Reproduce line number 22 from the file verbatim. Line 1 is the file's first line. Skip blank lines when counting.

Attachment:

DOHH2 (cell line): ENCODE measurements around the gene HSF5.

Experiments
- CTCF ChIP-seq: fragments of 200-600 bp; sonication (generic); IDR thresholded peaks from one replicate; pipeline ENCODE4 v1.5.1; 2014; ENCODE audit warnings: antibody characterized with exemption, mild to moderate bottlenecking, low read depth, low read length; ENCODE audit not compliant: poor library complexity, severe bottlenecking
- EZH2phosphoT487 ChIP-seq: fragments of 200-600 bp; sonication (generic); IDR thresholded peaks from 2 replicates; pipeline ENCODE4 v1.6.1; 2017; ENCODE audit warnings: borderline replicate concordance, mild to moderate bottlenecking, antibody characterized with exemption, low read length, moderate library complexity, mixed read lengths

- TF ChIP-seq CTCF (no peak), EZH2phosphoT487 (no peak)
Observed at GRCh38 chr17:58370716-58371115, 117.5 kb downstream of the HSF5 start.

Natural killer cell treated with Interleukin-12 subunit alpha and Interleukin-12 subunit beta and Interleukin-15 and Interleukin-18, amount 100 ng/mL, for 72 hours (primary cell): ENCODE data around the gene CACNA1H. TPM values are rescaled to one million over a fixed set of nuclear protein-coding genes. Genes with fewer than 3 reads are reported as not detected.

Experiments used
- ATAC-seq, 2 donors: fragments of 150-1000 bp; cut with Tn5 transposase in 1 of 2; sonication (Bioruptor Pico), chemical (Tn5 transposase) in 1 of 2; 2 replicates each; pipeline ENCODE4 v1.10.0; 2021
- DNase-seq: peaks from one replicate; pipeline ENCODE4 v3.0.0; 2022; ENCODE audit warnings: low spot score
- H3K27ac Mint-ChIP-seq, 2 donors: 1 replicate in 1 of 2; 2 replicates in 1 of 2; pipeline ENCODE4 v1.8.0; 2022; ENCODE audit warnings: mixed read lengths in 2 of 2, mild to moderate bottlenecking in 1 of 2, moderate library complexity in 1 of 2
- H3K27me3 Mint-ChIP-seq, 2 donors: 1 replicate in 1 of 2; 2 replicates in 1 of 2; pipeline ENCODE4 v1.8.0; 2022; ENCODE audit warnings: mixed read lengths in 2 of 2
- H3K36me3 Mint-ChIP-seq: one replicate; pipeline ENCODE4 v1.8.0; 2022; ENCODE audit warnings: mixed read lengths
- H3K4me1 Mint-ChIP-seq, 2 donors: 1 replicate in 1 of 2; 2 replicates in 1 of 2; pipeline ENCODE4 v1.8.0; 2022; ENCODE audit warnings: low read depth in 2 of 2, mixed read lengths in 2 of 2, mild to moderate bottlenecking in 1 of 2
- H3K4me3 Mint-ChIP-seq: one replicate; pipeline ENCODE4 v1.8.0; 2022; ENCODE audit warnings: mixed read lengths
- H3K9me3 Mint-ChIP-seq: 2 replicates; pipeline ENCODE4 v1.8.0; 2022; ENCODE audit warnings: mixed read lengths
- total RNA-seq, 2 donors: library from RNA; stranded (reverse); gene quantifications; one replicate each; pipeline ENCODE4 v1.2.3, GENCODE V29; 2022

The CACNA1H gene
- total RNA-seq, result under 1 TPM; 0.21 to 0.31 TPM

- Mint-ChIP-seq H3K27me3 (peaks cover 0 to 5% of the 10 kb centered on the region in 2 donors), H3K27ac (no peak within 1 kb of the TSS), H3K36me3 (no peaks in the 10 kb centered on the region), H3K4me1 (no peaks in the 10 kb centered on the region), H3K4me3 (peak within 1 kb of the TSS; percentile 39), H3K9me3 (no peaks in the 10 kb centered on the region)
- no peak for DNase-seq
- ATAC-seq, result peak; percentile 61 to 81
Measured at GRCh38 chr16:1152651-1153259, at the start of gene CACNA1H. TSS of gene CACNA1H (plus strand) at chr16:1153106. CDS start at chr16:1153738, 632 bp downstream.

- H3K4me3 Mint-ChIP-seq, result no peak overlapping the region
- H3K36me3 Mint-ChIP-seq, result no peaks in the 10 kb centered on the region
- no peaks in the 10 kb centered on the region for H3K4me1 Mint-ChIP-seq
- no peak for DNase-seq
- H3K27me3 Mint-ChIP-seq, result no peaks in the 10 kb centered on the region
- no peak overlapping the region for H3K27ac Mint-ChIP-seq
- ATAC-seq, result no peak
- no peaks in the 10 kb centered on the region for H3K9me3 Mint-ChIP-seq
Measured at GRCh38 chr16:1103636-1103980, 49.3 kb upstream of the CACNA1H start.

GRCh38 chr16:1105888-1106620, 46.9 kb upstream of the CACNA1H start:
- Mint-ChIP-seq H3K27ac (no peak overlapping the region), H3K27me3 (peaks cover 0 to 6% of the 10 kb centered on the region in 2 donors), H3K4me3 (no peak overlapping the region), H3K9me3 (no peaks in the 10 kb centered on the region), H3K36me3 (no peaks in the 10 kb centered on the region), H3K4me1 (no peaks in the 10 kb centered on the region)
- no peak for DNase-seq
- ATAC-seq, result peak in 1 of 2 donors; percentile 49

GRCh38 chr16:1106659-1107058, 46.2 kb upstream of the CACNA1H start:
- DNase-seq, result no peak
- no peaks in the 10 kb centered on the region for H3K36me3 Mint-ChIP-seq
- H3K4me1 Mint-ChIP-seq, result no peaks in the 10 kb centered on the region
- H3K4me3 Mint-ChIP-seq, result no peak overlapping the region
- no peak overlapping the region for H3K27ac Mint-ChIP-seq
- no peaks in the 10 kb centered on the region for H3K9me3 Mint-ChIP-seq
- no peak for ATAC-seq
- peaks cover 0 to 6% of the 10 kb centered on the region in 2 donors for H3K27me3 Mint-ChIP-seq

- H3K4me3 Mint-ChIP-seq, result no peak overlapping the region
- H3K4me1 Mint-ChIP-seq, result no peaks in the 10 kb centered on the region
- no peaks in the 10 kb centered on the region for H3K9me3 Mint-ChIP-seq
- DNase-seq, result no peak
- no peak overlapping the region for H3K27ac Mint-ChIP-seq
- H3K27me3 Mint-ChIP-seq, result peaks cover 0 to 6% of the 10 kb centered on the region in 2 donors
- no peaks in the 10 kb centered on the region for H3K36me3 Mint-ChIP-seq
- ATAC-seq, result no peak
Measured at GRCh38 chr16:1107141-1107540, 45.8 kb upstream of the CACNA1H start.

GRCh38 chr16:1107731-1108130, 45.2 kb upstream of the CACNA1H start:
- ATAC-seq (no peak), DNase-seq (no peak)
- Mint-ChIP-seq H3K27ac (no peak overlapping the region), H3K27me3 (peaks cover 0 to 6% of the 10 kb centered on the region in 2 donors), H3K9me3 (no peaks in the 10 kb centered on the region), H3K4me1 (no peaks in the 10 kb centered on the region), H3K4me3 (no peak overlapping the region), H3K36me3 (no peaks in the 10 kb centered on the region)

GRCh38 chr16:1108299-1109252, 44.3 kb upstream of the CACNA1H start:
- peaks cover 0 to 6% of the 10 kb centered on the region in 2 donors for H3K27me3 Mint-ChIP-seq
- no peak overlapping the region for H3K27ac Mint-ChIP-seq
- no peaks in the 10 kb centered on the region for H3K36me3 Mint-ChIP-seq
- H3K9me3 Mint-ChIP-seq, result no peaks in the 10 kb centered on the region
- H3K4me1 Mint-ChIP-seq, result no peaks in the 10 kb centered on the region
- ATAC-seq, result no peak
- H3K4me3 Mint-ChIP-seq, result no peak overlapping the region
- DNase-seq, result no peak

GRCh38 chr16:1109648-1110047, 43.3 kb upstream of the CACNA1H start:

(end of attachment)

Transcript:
- ATAC-seq, result peak; percentile 61 to 81